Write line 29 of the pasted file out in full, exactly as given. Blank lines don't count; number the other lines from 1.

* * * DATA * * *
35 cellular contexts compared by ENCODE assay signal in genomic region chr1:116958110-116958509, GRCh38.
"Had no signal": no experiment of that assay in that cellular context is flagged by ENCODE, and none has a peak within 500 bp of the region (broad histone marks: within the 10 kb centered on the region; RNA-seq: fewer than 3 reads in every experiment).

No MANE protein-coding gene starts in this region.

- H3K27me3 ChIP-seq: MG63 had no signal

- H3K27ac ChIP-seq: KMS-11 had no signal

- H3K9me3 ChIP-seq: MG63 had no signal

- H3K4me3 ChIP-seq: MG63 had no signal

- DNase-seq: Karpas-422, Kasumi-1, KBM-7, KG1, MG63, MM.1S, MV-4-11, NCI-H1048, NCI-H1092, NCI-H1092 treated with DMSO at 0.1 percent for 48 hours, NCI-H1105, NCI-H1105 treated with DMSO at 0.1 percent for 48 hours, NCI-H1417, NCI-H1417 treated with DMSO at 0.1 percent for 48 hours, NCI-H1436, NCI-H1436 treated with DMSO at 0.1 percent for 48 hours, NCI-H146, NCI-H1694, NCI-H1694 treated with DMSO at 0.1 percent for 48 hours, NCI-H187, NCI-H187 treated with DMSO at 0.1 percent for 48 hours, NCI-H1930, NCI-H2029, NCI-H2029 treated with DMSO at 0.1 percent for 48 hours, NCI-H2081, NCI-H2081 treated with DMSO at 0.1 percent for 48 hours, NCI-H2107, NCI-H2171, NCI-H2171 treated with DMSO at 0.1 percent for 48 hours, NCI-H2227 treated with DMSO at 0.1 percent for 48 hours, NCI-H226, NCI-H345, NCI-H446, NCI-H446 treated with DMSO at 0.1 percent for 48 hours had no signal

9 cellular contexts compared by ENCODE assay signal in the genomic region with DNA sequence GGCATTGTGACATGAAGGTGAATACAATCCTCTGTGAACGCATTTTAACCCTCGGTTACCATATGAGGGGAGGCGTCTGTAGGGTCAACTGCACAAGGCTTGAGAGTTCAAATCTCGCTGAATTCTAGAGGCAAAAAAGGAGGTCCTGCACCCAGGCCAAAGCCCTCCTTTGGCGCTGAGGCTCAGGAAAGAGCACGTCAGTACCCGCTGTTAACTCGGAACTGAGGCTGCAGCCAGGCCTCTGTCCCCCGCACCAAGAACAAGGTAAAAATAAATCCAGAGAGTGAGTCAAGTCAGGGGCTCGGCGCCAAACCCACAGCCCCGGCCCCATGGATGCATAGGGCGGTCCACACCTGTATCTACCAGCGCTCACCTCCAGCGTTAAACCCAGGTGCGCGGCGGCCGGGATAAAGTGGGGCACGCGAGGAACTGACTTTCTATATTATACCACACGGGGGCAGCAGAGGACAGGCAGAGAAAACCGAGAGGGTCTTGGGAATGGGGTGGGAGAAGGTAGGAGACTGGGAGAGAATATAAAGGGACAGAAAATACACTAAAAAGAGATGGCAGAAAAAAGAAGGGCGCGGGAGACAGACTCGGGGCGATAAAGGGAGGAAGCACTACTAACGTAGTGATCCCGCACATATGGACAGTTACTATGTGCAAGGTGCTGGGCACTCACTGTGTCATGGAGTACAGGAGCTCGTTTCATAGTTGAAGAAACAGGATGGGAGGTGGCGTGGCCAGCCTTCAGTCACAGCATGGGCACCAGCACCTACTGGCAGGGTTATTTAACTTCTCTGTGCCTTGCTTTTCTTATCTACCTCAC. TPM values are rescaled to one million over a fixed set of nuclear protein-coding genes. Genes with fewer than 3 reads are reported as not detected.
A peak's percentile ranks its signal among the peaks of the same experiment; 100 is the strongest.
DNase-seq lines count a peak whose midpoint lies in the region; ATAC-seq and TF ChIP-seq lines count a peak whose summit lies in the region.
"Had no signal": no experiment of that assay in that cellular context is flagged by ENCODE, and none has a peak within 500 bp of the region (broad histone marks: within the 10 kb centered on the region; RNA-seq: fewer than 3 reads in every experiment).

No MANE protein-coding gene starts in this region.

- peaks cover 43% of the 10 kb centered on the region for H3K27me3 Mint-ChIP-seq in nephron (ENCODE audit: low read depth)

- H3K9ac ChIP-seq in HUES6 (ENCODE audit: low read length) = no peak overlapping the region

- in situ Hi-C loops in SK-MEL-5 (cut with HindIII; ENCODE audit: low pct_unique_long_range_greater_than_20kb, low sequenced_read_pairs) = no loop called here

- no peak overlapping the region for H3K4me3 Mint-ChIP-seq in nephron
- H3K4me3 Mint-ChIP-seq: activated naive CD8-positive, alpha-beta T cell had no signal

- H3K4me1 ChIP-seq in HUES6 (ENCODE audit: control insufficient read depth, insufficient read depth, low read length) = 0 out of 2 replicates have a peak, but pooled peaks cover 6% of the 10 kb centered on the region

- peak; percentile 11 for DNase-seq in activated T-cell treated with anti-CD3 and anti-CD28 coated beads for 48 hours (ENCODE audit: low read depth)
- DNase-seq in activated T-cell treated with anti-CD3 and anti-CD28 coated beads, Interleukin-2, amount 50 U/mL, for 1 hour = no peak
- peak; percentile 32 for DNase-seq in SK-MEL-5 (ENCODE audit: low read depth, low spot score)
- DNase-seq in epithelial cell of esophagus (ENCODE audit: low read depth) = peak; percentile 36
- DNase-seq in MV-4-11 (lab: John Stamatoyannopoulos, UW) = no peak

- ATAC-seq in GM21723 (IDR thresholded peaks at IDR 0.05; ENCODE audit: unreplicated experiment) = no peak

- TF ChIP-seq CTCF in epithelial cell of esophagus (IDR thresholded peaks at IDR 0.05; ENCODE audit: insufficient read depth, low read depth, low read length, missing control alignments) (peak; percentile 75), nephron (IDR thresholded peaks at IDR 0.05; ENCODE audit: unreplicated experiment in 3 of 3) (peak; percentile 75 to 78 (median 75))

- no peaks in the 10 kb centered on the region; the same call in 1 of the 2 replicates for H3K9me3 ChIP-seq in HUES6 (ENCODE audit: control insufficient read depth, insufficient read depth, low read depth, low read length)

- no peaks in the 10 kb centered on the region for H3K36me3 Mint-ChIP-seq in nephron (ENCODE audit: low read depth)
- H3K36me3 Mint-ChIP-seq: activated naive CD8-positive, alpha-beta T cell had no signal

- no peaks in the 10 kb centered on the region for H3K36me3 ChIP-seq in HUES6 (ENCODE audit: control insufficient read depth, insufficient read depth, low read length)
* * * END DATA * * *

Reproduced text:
- H3K36me3 Mint-ChIP-seq: activated naive CD8-positive, alpha-beta T cell had no signal